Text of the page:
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There are several military programs that help servicemembers pay for college. In most cases, you commit to serving for a period of time and, in exchange, the Military pays for your education. The average commitment is four years on Active Duty, plus four years in the Individual Ready Reserve (this means you are not actively serving but could be called back, if necessary). These days, the Military provides a huge range of educational opportunities to servicemembers to study before, during and after their military commitment.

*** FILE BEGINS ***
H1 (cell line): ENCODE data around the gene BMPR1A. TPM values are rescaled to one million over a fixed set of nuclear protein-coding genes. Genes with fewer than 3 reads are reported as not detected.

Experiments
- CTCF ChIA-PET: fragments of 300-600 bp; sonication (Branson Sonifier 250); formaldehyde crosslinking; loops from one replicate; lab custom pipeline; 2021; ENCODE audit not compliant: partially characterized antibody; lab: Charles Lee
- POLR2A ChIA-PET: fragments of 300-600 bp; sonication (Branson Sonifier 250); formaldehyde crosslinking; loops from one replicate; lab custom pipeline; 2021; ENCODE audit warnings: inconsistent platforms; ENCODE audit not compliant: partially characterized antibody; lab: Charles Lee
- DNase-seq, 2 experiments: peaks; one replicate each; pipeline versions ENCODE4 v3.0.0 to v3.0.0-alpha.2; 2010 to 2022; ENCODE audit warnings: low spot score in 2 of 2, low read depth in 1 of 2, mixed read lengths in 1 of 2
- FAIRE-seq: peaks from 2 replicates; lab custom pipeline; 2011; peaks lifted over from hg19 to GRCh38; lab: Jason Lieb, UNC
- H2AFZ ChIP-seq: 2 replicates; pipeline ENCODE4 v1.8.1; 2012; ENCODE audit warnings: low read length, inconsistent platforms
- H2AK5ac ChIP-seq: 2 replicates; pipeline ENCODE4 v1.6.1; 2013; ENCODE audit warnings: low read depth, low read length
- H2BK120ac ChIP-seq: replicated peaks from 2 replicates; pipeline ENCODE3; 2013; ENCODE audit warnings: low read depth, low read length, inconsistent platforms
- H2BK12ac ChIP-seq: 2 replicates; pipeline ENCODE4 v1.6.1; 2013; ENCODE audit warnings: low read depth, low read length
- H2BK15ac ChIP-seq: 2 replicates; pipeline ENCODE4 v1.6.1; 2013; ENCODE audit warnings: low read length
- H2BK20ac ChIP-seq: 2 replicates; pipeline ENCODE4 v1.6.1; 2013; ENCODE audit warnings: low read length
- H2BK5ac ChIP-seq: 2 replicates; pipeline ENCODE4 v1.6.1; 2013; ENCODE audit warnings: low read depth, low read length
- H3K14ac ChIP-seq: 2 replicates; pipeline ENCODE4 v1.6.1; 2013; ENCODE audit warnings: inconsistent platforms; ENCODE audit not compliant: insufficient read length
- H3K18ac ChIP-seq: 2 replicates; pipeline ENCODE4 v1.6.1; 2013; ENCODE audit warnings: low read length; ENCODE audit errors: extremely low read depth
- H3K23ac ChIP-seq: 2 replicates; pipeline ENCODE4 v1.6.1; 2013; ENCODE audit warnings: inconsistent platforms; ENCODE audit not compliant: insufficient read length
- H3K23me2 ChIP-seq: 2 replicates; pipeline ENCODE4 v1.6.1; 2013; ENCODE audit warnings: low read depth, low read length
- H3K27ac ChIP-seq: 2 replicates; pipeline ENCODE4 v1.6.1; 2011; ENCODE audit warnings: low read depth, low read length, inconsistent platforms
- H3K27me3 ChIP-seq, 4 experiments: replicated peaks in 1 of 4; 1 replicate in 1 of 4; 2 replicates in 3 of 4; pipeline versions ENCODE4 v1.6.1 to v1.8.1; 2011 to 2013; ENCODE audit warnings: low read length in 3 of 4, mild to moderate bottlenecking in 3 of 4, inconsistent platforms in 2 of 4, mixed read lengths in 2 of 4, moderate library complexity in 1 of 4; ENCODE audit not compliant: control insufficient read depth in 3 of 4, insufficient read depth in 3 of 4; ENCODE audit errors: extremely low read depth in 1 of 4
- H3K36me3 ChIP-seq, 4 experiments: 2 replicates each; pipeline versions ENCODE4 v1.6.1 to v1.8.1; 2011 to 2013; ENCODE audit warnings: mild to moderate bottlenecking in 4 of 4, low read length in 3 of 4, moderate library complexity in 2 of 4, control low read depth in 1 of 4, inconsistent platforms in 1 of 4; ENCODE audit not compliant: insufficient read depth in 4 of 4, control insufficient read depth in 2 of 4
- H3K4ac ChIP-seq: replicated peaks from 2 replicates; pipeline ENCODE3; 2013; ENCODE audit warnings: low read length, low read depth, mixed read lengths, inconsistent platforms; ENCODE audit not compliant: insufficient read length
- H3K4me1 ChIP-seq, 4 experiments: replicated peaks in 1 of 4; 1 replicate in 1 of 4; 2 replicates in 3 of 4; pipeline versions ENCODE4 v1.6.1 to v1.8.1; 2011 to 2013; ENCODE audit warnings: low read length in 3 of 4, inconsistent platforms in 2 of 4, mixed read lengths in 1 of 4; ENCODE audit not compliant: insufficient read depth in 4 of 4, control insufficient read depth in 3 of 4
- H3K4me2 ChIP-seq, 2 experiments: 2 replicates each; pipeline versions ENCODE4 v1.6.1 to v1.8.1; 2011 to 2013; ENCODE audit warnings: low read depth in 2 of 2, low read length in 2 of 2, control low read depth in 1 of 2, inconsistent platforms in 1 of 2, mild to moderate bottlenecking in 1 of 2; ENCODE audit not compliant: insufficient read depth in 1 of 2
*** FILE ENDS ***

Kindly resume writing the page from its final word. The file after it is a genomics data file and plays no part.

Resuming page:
Founded in 1916, ROTC is a college program offered at around 1,000 colleges and universities across the United States that prepares young adults to become officers in the Military. In exchange for a partially or fully paid college education and a guaranteed post-college career, ROTC students commit to serve in the Military after graduation (generally four years of Active Duty). It’s also possible to do a year or two of ROTC without Service commitment, but simply for the great leadership experience. The Army, Marine Corps, Navy and Air Force each offer their own ROTC program. The Coast Guard doesn’t offer ROTC, but they do have a College Student Pre-Commissioning Initiative (CSPI) scholarship program for college sophomores and juniors.